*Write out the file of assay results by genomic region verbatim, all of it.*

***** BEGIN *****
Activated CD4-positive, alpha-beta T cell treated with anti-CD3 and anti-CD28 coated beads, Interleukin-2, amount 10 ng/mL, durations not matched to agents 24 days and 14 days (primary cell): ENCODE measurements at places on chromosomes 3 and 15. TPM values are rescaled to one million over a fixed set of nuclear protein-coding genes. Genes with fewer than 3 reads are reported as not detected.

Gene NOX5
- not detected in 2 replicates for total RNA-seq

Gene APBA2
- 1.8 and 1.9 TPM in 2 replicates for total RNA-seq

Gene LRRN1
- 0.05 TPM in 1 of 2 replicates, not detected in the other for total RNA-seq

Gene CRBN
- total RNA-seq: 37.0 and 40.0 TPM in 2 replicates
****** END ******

Activated CD4-positive, alpha-beta T cell treated with anti-CD3 and anti-CD28 coated beads, Interleukin-2, amount 10 ng/mL, durations not matched to agents 24 days and 14 days (primary cell): ENCODE measurements at places on chromosomes 3 and 15. TPM values are rescaled to one million over a fixed set of nuclear protein-coding genes. Genes with fewer than 3 reads are reported as not detected.

Gene NOX5
- not detected in 2 replicates for total RNA-seq

Gene APBA2
- 1.8 and 1.9 TPM in 2 replicates for total RNA-seq

Gene LRRN1
- 0.05 TPM in 1 of 2 replicates, not detected in the other for total RNA-seq

Gene CRBN
- total RNA-seq: 37.0 and 40.0 TPM in 2 replicates